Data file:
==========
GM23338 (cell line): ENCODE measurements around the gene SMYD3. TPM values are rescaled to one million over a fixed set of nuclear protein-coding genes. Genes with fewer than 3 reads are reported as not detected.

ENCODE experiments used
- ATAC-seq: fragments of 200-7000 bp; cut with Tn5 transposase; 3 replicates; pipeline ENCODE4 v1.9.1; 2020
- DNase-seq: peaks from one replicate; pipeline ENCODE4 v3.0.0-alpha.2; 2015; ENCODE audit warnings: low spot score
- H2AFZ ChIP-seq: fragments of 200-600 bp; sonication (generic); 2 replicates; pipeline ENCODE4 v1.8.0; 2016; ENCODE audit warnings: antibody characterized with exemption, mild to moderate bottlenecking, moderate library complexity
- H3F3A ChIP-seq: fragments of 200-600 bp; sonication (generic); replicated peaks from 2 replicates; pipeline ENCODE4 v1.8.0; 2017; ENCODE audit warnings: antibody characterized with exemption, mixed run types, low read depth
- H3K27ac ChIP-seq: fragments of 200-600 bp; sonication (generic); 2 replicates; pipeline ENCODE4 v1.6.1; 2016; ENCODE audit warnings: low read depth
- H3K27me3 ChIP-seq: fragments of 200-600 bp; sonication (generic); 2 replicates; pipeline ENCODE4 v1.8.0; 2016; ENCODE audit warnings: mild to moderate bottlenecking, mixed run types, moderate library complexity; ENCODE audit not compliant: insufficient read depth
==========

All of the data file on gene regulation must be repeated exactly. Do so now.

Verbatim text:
GM23338 (cell line): ENCODE measurements around the gene SMYD3. TPM values are rescaled to one million over a fixed set of nuclear protein-coding genes. Genes with fewer than 3 reads are reported as not detected.

ENCODE experiments used
- ATAC-seq: fragments of 200-7000 bp; cut with Tn5 transposase; 3 replicates; pipeline ENCODE4 v1.9.1; 2020
- DNase-seq: peaks from one replicate; pipeline ENCODE4 v3.0.0-alpha.2; 2015; ENCODE audit warnings: low spot score
- H2AFZ ChIP-seq: fragments of 200-600 bp; sonication (generic); 2 replicates; pipeline ENCODE4 v1.8.0; 2016; ENCODE audit warnings: antibody characterized with exemption, mild to moderate bottlenecking, moderate library complexity
- H3F3A ChIP-seq: fragments of 200-600 bp; sonication (generic); replicated peaks from 2 replicates; pipeline ENCODE4 v1.8.0; 2017; ENCODE audit warnings: antibody characterized with exemption, mixed run types, low read depth
- H3K27ac ChIP-seq: fragments of 200-600 bp; sonication (generic); 2 replicates; pipeline ENCODE4 v1.6.1; 2016; ENCODE audit warnings: low read depth
- H3K27me3 ChIP-seq: fragments of 200-600 bp; sonication (generic); 2 replicates; pipeline ENCODE4 v1.8.0; 2016; ENCODE audit warnings: mild to moderate bottlenecking, mixed run types, moderate library complexity; ENCODE audit not compliant: insufficient read depth